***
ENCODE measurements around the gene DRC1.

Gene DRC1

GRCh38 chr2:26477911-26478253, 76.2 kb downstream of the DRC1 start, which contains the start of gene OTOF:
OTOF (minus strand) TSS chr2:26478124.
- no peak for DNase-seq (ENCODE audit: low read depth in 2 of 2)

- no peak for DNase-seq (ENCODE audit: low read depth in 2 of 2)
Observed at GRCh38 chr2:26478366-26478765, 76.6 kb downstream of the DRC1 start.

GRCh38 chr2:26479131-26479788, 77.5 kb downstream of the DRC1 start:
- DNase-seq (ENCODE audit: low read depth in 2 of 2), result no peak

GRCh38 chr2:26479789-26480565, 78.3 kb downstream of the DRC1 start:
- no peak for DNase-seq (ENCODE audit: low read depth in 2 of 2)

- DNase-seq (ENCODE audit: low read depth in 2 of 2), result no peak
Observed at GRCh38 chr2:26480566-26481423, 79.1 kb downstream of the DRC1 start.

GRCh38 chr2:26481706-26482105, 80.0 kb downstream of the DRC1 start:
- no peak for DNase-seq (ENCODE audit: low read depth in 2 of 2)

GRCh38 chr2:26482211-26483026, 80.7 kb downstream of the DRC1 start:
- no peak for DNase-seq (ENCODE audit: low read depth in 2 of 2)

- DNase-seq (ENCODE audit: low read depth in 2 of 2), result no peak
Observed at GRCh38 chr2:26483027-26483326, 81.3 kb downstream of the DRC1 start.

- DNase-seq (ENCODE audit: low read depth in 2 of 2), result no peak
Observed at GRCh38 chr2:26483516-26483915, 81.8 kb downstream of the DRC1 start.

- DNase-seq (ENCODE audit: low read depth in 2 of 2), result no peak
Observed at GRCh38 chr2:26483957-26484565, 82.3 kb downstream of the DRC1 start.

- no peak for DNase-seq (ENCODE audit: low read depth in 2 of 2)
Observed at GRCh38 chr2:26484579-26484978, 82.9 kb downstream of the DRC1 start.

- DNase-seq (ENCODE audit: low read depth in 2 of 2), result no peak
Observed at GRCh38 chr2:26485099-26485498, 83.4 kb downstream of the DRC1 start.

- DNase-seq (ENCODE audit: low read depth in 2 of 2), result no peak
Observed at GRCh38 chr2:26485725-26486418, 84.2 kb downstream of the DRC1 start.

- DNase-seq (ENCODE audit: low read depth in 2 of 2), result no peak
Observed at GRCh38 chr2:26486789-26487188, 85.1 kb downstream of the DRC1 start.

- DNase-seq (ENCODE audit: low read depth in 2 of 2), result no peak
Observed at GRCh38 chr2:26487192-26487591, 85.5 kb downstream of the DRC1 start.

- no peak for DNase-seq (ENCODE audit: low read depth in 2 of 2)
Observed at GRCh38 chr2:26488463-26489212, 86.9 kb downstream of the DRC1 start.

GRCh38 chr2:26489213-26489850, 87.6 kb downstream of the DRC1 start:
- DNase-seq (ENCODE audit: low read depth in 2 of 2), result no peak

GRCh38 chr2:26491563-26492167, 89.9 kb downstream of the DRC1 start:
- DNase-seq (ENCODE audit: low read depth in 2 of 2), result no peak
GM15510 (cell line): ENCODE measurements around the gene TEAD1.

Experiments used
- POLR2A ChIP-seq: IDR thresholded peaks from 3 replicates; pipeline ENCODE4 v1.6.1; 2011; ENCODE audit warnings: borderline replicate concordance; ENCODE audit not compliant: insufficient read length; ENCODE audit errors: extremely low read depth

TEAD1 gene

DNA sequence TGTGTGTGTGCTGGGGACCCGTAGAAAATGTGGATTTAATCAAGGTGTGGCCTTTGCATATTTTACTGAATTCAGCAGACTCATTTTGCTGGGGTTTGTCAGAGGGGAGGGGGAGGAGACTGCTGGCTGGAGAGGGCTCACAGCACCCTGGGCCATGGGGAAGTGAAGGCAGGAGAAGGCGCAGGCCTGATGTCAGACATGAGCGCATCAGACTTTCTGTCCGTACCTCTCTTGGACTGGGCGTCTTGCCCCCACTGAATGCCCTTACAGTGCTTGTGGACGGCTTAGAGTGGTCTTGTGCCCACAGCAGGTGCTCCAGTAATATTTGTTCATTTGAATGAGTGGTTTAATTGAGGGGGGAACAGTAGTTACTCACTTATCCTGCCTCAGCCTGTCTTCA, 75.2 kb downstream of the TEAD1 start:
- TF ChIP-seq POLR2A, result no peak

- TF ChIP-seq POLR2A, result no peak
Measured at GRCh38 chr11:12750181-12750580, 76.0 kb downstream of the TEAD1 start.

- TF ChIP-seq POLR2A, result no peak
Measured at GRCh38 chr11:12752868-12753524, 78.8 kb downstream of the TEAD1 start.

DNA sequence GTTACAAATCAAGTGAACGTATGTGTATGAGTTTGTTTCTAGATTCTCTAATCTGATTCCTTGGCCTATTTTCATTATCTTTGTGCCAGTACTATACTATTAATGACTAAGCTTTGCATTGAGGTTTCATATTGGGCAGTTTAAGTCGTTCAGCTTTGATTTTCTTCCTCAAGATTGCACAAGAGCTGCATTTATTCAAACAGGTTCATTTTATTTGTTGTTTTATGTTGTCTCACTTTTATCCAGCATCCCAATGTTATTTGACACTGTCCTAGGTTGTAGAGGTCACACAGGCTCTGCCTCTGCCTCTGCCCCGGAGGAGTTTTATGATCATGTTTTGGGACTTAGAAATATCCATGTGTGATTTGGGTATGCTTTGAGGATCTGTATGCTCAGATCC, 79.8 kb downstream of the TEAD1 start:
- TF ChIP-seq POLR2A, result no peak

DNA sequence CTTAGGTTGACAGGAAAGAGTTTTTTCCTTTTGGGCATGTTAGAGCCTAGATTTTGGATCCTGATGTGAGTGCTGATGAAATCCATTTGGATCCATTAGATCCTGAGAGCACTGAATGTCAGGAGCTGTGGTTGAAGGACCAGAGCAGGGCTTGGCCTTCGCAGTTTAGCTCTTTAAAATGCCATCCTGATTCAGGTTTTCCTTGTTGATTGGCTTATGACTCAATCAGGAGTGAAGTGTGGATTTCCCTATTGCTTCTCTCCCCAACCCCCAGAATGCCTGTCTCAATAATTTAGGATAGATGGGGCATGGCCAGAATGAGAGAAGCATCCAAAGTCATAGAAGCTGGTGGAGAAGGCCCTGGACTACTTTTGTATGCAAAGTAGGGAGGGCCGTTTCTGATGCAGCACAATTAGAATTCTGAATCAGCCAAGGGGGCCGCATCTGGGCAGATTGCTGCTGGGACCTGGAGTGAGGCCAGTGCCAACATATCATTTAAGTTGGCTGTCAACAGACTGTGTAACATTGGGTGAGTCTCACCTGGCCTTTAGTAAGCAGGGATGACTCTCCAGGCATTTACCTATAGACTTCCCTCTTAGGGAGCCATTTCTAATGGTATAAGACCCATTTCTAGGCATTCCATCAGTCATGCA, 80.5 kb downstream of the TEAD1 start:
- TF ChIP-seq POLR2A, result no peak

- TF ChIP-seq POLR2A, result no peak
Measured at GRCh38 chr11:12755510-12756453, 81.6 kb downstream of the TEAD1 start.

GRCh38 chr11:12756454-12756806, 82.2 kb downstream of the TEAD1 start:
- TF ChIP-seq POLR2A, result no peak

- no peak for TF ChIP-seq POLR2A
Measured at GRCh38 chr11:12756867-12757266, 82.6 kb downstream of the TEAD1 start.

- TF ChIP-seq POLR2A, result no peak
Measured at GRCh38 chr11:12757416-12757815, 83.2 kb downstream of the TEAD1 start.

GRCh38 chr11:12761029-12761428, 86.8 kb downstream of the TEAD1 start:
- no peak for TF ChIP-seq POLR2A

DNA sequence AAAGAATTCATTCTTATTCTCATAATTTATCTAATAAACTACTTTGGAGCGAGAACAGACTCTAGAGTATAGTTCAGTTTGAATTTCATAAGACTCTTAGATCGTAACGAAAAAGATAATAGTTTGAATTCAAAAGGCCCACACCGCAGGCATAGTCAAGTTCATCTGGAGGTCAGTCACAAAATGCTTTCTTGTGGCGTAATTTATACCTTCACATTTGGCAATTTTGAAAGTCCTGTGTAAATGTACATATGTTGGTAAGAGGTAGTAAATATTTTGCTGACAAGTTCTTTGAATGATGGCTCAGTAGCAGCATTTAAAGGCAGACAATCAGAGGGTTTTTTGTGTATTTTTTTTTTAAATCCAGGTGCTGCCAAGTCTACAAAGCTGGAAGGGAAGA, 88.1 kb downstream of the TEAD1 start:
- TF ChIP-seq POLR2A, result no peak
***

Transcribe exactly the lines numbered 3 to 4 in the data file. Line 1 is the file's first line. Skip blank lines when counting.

GRCh38 chr2:26477911-26478253, 76.2 kb downstream of the DRC1 start, which contains the start of gene OTOF:
OTOF (minus strand) TSS chr2:26478124.